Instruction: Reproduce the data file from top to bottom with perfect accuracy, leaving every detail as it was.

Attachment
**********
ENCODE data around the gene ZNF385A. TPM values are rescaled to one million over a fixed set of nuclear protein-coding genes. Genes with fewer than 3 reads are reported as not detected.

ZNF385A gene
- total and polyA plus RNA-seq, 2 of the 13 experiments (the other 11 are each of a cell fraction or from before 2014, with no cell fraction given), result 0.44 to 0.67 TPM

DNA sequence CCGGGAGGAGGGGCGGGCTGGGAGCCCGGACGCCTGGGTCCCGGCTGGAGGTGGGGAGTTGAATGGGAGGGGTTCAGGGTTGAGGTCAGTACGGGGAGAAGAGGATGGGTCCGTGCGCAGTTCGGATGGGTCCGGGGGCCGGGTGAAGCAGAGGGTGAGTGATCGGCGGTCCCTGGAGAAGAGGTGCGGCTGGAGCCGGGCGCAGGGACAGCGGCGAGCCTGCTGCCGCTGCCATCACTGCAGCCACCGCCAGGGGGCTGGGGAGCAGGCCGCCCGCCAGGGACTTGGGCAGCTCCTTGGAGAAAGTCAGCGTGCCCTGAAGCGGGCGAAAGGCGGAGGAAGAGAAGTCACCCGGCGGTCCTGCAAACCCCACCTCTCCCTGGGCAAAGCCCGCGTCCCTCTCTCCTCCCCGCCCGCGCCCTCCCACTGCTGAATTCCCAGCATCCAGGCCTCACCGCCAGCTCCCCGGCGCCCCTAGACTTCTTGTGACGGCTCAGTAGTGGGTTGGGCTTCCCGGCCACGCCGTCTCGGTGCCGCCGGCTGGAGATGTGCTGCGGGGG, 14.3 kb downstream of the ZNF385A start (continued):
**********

ENCODE data around the gene ZNF385A. TPM values are rescaled to one million over a fixed set of nuclear protein-coding genes. Genes with fewer than 3 reads are reported as not detected.

ZNF385A gene
- total and polyA plus RNA-seq, 2 of the 13 experiments (the other 11 are each of a cell fraction or from before 2014, with no cell fraction given), result 0.44 to 0.67 TPM

DNA sequence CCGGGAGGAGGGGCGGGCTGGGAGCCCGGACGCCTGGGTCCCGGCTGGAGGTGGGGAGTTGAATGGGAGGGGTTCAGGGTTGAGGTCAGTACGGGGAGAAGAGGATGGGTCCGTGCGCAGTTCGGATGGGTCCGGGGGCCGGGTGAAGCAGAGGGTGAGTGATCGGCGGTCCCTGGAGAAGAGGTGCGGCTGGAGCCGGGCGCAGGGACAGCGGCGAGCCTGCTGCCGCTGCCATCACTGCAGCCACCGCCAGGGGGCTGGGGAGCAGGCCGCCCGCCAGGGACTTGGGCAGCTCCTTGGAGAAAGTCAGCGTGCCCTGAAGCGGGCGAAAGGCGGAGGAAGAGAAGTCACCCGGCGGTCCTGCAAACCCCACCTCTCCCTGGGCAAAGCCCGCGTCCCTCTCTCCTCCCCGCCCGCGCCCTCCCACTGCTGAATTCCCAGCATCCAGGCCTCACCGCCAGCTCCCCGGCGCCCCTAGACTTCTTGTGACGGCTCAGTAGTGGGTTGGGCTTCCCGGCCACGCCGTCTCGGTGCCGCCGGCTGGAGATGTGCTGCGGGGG, 14.3 kb downstream of the ZNF385A start (continued):